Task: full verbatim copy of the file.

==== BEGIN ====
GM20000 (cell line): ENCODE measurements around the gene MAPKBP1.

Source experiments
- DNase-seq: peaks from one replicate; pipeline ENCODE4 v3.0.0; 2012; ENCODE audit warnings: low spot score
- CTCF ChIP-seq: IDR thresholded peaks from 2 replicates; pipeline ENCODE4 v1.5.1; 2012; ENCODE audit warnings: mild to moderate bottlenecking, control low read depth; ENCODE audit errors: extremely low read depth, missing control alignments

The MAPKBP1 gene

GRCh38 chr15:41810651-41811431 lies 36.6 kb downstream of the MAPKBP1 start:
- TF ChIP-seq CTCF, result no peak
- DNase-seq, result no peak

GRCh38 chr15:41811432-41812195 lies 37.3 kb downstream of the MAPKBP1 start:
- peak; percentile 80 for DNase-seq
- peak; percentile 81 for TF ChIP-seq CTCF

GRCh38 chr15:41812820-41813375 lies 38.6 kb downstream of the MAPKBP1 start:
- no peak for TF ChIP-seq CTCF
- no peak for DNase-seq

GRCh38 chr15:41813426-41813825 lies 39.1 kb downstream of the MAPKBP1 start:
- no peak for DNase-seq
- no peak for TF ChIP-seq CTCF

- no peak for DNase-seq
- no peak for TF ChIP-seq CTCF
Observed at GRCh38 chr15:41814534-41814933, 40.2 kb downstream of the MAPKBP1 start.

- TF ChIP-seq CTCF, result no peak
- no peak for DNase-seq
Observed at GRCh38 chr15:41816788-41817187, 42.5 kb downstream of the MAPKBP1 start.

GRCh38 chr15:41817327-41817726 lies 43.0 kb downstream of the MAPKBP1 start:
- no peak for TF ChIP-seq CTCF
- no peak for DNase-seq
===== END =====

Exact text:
GM20000 (cell line): ENCODE measurements around the gene MAPKBP1.

Source experiments
- DNase-seq: peaks from one replicate; pipeline ENCODE4 v3.0.0; 2012; ENCODE audit warnings: low spot score
- CTCF ChIP-seq: IDR thresholded peaks from 2 replicates; pipeline ENCODE4 v1.5.1; 2012; ENCODE audit warnings: mild to moderate bottlenecking, control low read depth; ENCODE audit errors: extremely low read depth, missing control alignments

The MAPKBP1 gene

GRCh38 chr15:41810651-41811431 lies 36.6 kb downstream of the MAPKBP1 start:
- TF ChIP-seq CTCF, result no peak
- DNase-seq, result no peak

GRCh38 chr15:41811432-41812195 lies 37.3 kb downstream of the MAPKBP1 start:
- peak; percentile 80 for DNase-seq
- peak; percentile 81 for TF ChIP-seq CTCF

GRCh38 chr15:41812820-41813375 lies 38.6 kb downstream of the MAPKBP1 start:
- no peak for TF ChIP-seq CTCF
- no peak for DNase-seq

GRCh38 chr15:41813426-41813825 lies 39.1 kb downstream of the MAPKBP1 start:
- no peak for DNase-seq
- no peak for TF ChIP-seq CTCF

- no peak for DNase-seq
- no peak for TF ChIP-seq CTCF
Observed at GRCh38 chr15:41814534-41814933, 40.2 kb downstream of the MAPKBP1 start.

- TF ChIP-seq CTCF, result no peak
- no peak for DNase-seq
Observed at GRCh38 chr15:41816788-41817187, 42.5 kb downstream of the MAPKBP1 start.

GRCh38 chr15:41817327-41817726 lies 43.0 kb downstream of the MAPKBP1 start:
- no peak for TF ChIP-seq CTCF
- no peak for DNase-seq